“SCCA is my way to give back and help grow our local business community, which is key to keeping Seward as a sustainable neighborhood.”
SCCA Member: Tracy Singleton, Birchwood Café

Food Labeling

Seward is well known for its diversity of people, and for a strong focus on sustainable food. A diverse population often leads to a strong market for foods that fit within different dietary restrictions. Members of our community seek out foods from a variety of categories: locally grown, gluten free, halal, kosher, vegan or organic, among others. These categories are defined by the contents of food as well as methods of preparation. Labels for such products are also regulated in different ways. Perhaps surprisingly, it is very difficult in our modern food environment to determine any specification is perfectly met. This fact puts responsibilities on every step between the field and your plate: growers, wholesalers, retailers, and consumers.

Some food label examples:

  • The vegan diet excludes any product that comes from an animal. Both vegetarians and vegans have to learn to read labels closely and ask questions at restaurants that do not specify which foods qualify. For example, a vegetable soup may be made with chicken stock, or yogurt may contain animal-derived gelatin. There is no regulated food label for vegan products, but many businesses that sell prepared food in Minneapolis specify vegan and vegetarian dishes, because these diets have become so much more common. Three Seward businesses were recently featured on a prominent vegan blog Seward Café, The Donut Cooperative and Franklin Freeze, which now sells vegan ice cream.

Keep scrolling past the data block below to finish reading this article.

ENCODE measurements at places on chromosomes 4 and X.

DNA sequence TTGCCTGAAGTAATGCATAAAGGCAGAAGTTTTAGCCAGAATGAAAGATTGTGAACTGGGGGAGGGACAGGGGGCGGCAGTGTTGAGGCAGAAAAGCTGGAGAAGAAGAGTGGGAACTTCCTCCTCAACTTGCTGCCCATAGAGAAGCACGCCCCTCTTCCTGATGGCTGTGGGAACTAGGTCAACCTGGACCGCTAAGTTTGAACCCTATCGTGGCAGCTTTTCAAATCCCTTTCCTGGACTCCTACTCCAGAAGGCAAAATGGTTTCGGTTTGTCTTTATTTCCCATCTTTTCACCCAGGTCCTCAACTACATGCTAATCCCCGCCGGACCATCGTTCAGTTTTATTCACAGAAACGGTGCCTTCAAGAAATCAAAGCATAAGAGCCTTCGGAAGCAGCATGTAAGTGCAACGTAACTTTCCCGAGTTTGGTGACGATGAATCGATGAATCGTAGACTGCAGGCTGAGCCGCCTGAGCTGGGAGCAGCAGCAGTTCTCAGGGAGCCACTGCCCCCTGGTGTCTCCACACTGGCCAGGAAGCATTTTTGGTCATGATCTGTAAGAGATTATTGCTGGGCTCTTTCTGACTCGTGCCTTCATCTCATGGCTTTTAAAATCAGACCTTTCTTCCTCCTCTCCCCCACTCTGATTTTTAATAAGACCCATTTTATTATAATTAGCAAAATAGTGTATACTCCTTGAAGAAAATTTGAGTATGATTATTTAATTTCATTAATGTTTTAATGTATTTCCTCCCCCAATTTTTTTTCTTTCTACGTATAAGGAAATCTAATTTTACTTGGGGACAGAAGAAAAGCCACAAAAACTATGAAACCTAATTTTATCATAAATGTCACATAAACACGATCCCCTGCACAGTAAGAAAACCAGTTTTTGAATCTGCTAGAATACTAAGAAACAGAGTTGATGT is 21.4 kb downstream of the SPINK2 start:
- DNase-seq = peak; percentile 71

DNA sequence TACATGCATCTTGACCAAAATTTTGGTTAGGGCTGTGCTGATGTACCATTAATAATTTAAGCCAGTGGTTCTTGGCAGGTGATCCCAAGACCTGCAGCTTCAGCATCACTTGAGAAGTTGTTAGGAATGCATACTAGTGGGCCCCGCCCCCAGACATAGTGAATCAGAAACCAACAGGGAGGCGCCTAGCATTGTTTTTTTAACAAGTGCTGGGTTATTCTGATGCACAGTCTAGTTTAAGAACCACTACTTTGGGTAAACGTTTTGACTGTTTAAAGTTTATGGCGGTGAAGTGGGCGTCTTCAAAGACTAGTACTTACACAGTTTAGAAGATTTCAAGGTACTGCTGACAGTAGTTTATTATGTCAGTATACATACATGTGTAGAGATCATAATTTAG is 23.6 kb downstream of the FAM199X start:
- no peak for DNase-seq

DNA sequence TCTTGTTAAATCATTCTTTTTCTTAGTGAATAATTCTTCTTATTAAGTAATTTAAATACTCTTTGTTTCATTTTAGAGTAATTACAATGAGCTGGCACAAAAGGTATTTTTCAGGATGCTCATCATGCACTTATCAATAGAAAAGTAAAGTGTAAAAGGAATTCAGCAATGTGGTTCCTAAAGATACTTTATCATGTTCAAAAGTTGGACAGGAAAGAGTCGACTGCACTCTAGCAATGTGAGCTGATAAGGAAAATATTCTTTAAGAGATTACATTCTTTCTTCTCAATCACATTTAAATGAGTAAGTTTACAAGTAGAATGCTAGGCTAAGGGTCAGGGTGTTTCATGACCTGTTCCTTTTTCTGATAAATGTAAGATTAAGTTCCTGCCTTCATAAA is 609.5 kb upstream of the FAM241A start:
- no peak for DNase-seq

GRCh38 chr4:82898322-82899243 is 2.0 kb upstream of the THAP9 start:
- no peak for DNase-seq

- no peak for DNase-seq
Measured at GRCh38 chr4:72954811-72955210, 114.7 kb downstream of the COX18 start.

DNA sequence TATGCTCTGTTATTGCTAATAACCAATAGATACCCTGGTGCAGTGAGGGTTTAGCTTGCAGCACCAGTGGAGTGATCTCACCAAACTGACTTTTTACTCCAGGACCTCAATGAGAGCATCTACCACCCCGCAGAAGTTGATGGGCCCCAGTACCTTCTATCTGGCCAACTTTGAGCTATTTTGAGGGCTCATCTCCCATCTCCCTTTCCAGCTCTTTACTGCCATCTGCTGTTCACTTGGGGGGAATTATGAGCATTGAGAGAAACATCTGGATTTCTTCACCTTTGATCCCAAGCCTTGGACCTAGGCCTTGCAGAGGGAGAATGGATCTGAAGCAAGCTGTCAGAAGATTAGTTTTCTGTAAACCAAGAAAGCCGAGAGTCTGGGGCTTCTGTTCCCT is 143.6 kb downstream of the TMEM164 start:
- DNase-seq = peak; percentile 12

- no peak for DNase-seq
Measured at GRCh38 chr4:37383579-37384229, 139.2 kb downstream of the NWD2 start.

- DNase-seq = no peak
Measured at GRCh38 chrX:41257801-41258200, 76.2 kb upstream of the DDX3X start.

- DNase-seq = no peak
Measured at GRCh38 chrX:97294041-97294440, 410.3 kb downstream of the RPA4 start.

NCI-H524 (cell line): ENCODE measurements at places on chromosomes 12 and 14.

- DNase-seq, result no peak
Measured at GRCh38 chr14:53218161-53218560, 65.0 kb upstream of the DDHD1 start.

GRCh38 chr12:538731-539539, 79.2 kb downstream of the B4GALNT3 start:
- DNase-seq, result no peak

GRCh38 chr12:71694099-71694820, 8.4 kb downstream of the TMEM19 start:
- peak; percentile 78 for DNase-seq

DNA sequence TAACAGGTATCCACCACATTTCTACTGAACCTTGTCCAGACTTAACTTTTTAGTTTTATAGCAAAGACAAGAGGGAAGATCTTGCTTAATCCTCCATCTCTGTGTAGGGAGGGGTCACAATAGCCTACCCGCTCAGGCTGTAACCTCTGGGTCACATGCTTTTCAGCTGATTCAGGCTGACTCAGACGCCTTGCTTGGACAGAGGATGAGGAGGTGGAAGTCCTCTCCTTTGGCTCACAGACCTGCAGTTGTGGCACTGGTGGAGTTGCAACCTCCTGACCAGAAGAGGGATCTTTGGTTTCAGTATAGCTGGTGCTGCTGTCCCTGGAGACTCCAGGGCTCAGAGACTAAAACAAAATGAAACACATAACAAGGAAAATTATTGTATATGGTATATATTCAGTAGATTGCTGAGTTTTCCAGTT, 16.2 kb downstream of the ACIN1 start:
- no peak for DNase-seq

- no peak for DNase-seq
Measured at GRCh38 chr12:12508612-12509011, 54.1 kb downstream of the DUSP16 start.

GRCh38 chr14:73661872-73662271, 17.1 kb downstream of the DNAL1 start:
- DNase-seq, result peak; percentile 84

• Kosher and Halal are certifications that religious groups use to ensure that products meet ethical and moral standards, with a focus on animal products. These labels are used by producers who follow strict procedures relating to the manner in which the animal is slaughtered and the living conditions of the animal. Jewish and Islamic religious organizations oversee and create certification processes that qualify a product as Kosher or Halal. That labeling process is then regulated by the USDA Food Safety and Inspection Service, which requires truthfulness of claims made on food packaging, including verification that the appropriate Kosher or Halal certification organization has been obtained.
  • Organic products are produced without the use of antibiotics, hormones, genetic engineering, radiation or synthetic pesticides or fertilizers. There are three levels of “organic” products, including 100% Organic, Organic (must contain 95% organic ingredients) can have the USDA-Organic logo. Products that say “Made With Organic Ingredients” must contain 70% organic ingredients, and cannot bear the USDA-Organic logo. The USDA is the certifying agency for this label.
  • Gluten-free falls under the USDA jurisdiction. While no product is actually 100% gluten free, the USDA applies the international standard for the amount of gluten that can be considered harmless. This is the same type of standard applied to other allergens such as nuts, egg, and fish. Along with Seward Café, The Donut Cooperative and Franklin Freeze, we have many neighborhood establishments which serve vegan, vegetarian, or organic meals. The Seward Co-op also offers a variety of foods including free range, vegan, a limited selection of Kosher, and gluten free staples. Juba Grocery is one of our local businesses that carries Halal products such as meat, cheese and poultry. Pizza Luce is one of the few restaurants that offer a gluten-free pizza. These local businesses cater to our expanding demand for a variety of dietary options. Regardless of your personal preference, rest assured that there will be a business in Seward that carries your desired food product.

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